Speech Written by Julian Caletti, Ban All Nukes Generation; Mayra Castro, Ban All Nukes Generation; Christian N. Ciobanu, Nuclear Age Peace Foundation; Nina Eisenhardt, Ban All Nukes Generation; Martin Hinrichs, Ban All Nukes Generation; and Raphaël Zaffran, Nuclear Age Peace Foundation

Mr. Chairman, Distinguished Delegates, Ladies, and Gentlemen,

We thank you for the opportunity to speak to you today on behalf of the youth. Young people from Europe, the Americas, Asia, Africa, Oceania and the Middle East have contributed with comments to this speech in order to claim their voice.

Nuclear weapons have catastrophic effects that are not controllable in time or space. In the preamble of the NPT, the parties declared their intention to work together to eliminate nuclear weapons.

As contained in the Advisory Opinion of the International Court of Justice, “the legal import of that obligation goes beyond that of a mere obligation of conduct; the obligation involved here is an obligation to achieve a precise result – nuclear disarmament in all aspects.”

Moving beyond the abstract legal debates, those catastrophic and inhumane devices are a concrete threat to humanity. We share the views of the 1984 Human Rights Committee, which clearly stated that the production, testing, possession and use of nuclear weapons should be prohibited and recognized as crimes against humanity.

Distinguished Delegates,

We have been waiting for you to act “in good faith” since 1970 to achieve general and complete disarmament. However, very little has been achieved in multilateral negotiations.

The youth of the world demands all of the states to take concrete and sustainable steps to accomplish this goal. In our view, nuclear disarmament is as urgent as non-proliferation.

If states really want to protect their citizens, they must re-evaluate their priorities by divesting military to social expenditures in order to improve the health, education and welfare of their respective citizens. We do not believe deterrence protects us. Nuclear deterrence is based on rational behavior and perfect information. However, we live in an imperfect world with incomplete and asymmetrical information. Therefore, nuclear deterrence is inherently flawed and is not effective.

Additionally, the international landscape has changed. The Cold War is over. In today’s multipolar and increasingly globalized world, the logic of deterrence is even more unreliable.

Ultimately, in the post-cold war context, we do not believe that the deterrence rhetoric is still valid and we find the current status quo does not protect us from the threats posed by nuclear weapons.

Our generation is the first one after the Cold War. In this context, we do not divide the world between West and East: them and us. We are global citizens.

Nuclear deterrence does not make sense to us because it is based on the construction of states as enemies. We refuse to be enemies.

Mr. Chairman and Distinguished Delegates,

We would like to thank H.E. Ambassador Laajava of Finland and regional states for trying to establish a Middle East WMD Conference in 2012. Nevertheless, we are very concerned that the current situation could lead to a paradigm shift in the regional security of the Middle East.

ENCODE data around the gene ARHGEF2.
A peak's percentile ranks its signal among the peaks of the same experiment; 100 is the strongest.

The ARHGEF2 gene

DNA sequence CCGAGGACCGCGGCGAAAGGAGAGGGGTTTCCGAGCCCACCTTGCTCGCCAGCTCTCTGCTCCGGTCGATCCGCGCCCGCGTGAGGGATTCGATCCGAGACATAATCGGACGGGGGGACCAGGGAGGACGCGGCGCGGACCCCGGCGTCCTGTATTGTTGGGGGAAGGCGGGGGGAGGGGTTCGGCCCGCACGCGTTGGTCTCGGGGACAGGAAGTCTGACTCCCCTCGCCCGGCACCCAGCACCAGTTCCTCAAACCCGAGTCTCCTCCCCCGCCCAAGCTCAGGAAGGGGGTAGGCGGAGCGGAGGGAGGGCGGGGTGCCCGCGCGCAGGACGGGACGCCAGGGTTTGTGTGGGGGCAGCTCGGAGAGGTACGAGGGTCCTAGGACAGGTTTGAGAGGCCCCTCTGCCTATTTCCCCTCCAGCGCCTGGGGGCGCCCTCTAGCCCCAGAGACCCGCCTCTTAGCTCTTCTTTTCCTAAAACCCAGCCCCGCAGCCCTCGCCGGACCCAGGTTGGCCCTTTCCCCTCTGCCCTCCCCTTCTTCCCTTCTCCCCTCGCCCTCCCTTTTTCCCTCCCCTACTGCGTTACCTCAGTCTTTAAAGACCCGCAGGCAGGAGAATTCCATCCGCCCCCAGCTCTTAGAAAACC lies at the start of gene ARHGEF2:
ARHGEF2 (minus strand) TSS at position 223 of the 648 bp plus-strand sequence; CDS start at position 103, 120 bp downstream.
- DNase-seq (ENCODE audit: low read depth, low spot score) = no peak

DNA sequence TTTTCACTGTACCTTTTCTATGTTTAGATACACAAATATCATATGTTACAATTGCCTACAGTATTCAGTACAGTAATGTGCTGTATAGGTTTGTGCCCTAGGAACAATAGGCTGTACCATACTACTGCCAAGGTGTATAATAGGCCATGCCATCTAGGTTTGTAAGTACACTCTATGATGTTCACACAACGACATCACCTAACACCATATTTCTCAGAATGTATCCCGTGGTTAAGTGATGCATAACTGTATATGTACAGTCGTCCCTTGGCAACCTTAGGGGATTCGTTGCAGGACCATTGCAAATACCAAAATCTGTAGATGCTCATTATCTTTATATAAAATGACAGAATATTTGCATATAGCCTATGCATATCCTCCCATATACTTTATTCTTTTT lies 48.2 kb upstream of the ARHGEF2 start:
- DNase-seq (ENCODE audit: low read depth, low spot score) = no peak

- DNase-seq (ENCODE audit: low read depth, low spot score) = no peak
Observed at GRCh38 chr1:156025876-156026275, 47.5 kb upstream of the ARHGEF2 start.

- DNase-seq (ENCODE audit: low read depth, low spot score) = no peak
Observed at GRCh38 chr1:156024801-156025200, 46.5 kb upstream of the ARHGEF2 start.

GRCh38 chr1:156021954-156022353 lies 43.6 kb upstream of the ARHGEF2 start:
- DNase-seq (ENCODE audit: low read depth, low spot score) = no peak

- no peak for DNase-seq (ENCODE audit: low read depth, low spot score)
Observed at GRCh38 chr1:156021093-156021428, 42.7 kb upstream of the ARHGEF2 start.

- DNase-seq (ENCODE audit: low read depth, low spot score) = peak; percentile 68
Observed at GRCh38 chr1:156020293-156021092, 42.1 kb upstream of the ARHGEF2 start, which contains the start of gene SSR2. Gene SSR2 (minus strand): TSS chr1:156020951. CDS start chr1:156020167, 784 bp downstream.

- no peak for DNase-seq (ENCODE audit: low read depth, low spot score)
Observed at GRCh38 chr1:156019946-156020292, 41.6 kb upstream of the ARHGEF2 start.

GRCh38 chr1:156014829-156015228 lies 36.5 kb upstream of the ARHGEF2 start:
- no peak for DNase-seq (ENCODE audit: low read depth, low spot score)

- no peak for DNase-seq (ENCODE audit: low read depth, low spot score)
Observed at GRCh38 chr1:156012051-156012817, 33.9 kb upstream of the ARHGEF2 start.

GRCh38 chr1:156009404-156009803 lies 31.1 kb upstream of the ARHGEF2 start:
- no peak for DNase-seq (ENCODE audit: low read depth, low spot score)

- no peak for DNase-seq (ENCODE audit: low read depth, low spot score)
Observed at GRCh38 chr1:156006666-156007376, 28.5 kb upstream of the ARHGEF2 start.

We strongly believe that there is a high risk that states may question the legitimacy of the NPT and attempt to acquire nuclear weapons to deter one another. Disarmament education in the region is crucial to bring this issue into the limelight. It is the linchpin of civil society engagement and the key for a prosperous and peaceful Middle East.

Honorable Delegates,

We welcome the initiative of Norway for hosting the Conference on the Humanitarian Impact of Nuclear Weapons in Oslo. We urge all states to join this important discussion at the follow-up conference in Mexico.

We have not experienced the same suffering as the hibakusha, but we can imagine the inhumanity of these nuclear weapons by listening to their testimonies. No nation is capable to react to this humanitarian catastrophe.

We believe that negotiations for a global ban on nuclear weapons are achievable. Recently, the UN General Assembly adopted the Arms Trade Treaty, a fundamental step in disarmament. The decision to adopt such a treaty demonstrates the feasibility to make a concrete step towards disarming the world.

Consequently, we believe that a ban on nuclear weapons is also possible. Again, we emphasize that disarmament education is the most valuable tool towards this goal.
Educated mind-sets transcend borders to bring people together and change the status quo. We further request states to fulfil their commitments to the 2010 Action Plan with regard to disarmament education.

Distinguished Delegates,

We are the youth of the world. Our freedom, our security, and our fate lie in your hands. Our future could become hell on earth, if you do not succeed in banning these dreadful weapons. Our lives and the lives of our children depend on your actions. We want you to favor cooperation and compromise over confrontation and conflict. We want you to achieve concrete results that improve the world that we live in.

As youth of the world, we want you to take action – and we want it now.

Thank you very much.